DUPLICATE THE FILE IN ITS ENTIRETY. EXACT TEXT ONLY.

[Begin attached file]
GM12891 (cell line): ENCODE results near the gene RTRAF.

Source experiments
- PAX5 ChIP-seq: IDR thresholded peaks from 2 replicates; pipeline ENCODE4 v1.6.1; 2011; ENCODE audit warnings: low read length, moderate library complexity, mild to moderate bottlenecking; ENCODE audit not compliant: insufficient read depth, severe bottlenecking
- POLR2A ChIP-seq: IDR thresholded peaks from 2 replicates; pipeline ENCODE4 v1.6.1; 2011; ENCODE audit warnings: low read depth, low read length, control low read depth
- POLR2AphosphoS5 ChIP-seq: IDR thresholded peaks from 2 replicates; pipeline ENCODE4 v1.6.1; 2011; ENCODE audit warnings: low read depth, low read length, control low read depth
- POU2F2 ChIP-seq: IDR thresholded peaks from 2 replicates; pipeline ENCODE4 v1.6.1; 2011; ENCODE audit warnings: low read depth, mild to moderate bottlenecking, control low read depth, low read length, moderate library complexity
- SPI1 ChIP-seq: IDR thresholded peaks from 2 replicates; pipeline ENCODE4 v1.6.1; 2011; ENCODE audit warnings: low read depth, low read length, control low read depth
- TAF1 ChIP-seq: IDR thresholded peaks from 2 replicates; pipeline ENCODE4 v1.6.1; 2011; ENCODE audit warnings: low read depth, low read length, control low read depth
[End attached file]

GM12891 (cell line): ENCODE results near the gene RTRAF.

Source experiments
- PAX5 ChIP-seq: IDR thresholded peaks from 2 replicates; pipeline ENCODE4 v1.6.1; 2011; ENCODE audit warnings: low read length, moderate library complexity, mild to moderate bottlenecking; ENCODE audit not compliant: insufficient read depth, severe bottlenecking
- POLR2A ChIP-seq: IDR thresholded peaks from 2 replicates; pipeline ENCODE4 v1.6.1; 2011; ENCODE audit warnings: low read depth, low read length, control low read depth
- POLR2AphosphoS5 ChIP-seq: IDR thresholded peaks from 2 replicates; pipeline ENCODE4 v1.6.1; 2011; ENCODE audit warnings: low read depth, low read length, control low read depth
- POU2F2 ChIP-seq: IDR thresholded peaks from 2 replicates; pipeline ENCODE4 v1.6.1; 2011; ENCODE audit warnings: low read depth, mild to moderate bottlenecking, control low read depth, low read length, moderate library complexity
- SPI1 ChIP-seq: IDR thresholded peaks from 2 replicates; pipeline ENCODE4 v1.6.1; 2011; ENCODE audit warnings: low read depth, low read length, control low read depth
- TAF1 ChIP-seq: IDR thresholded peaks from 2 replicates; pipeline ENCODE4 v1.6.1; 2011; ENCODE audit warnings: low read depth, low read length, control low read depth